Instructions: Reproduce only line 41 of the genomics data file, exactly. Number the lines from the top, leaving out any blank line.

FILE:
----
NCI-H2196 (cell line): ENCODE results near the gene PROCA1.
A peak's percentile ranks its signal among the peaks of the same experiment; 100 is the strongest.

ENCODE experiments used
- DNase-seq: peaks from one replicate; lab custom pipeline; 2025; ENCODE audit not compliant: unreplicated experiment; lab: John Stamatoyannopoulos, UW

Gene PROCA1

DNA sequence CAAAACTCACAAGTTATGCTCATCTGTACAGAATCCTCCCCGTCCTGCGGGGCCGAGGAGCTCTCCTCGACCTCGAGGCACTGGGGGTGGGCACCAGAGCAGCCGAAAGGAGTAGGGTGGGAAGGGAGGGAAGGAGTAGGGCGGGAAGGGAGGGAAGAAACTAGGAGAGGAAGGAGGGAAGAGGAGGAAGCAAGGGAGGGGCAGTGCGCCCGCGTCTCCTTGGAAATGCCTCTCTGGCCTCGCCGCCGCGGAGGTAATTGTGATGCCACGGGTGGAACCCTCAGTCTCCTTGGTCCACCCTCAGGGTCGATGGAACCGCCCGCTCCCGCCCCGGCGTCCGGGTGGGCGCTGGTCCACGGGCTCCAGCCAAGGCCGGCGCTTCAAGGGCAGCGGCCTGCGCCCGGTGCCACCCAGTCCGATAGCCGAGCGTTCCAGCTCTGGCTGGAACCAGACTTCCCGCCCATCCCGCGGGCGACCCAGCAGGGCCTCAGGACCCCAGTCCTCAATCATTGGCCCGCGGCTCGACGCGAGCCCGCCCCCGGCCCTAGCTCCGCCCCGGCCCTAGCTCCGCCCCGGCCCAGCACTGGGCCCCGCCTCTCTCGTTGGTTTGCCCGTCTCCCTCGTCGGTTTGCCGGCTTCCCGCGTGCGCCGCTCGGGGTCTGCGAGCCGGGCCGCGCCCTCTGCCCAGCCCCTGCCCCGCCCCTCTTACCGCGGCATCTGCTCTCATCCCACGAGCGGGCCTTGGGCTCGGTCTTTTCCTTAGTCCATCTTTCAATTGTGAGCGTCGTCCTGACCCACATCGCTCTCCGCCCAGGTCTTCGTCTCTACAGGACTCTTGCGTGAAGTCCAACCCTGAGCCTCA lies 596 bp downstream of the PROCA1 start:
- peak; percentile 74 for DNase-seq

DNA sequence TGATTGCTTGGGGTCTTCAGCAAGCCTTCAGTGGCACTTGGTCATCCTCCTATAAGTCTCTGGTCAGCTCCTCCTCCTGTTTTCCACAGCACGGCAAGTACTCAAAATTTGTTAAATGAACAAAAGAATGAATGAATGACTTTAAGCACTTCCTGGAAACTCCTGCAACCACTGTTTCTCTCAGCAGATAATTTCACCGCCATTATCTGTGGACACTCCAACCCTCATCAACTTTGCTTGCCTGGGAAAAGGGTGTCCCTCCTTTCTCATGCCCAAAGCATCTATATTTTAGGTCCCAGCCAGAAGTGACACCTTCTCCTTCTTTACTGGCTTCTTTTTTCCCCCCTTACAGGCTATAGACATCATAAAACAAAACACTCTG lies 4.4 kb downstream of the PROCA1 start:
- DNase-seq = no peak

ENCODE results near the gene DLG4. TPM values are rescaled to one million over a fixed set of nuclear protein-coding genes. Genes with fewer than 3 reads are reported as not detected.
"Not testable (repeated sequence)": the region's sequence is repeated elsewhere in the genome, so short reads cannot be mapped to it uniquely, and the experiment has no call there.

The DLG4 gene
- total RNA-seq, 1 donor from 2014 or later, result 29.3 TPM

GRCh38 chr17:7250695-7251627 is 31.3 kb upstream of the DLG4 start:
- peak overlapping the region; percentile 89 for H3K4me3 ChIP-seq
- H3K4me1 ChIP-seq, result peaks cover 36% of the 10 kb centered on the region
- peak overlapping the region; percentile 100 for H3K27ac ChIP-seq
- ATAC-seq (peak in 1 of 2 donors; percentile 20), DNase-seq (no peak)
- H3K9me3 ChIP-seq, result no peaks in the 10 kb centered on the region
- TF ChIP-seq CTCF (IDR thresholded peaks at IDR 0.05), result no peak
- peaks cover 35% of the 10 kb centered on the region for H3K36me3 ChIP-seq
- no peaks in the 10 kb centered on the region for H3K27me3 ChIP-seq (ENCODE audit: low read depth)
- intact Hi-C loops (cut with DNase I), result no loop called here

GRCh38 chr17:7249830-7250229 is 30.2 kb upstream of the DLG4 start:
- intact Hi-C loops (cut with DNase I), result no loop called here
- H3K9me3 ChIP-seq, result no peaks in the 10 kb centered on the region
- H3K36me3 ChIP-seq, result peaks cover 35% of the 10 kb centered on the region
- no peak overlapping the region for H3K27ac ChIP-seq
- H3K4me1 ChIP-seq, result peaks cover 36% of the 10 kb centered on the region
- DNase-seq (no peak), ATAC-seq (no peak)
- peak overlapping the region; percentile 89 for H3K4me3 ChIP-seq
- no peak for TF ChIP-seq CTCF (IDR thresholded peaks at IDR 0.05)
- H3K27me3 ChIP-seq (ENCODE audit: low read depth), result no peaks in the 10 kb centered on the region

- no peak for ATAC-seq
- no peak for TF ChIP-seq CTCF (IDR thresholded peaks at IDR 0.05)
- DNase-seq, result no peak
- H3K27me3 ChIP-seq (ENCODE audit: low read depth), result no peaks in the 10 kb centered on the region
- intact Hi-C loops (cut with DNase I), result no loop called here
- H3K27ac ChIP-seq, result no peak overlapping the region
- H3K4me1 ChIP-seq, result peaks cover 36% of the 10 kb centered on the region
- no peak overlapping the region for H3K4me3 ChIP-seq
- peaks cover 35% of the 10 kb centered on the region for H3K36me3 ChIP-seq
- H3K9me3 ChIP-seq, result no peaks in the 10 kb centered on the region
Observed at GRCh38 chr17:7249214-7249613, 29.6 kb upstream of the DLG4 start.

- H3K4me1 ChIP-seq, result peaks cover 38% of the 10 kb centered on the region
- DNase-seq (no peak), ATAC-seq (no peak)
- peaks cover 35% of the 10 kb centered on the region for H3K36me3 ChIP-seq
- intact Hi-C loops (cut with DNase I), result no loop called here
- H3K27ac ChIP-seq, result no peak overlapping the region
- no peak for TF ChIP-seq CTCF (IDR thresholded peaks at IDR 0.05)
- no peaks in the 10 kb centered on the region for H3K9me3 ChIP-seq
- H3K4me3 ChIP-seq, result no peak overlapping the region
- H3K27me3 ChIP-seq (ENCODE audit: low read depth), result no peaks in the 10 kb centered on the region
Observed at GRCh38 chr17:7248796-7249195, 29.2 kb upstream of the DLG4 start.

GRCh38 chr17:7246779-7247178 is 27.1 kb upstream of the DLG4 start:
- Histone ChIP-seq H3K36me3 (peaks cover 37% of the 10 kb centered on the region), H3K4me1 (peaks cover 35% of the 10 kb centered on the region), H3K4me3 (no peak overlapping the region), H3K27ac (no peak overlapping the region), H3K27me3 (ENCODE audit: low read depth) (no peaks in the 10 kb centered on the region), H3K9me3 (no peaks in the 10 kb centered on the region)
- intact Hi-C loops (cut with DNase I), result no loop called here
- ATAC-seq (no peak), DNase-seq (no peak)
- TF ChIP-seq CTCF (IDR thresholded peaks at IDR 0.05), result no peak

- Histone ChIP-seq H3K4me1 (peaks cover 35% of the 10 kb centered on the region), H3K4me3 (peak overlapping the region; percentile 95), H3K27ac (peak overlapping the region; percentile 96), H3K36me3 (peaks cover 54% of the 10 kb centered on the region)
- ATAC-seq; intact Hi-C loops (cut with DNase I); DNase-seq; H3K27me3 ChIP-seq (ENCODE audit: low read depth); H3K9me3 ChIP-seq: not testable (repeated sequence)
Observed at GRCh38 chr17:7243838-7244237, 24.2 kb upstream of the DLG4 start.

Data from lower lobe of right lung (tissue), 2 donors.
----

- no peak overlapping the region for H3K4me3 ChIP-seq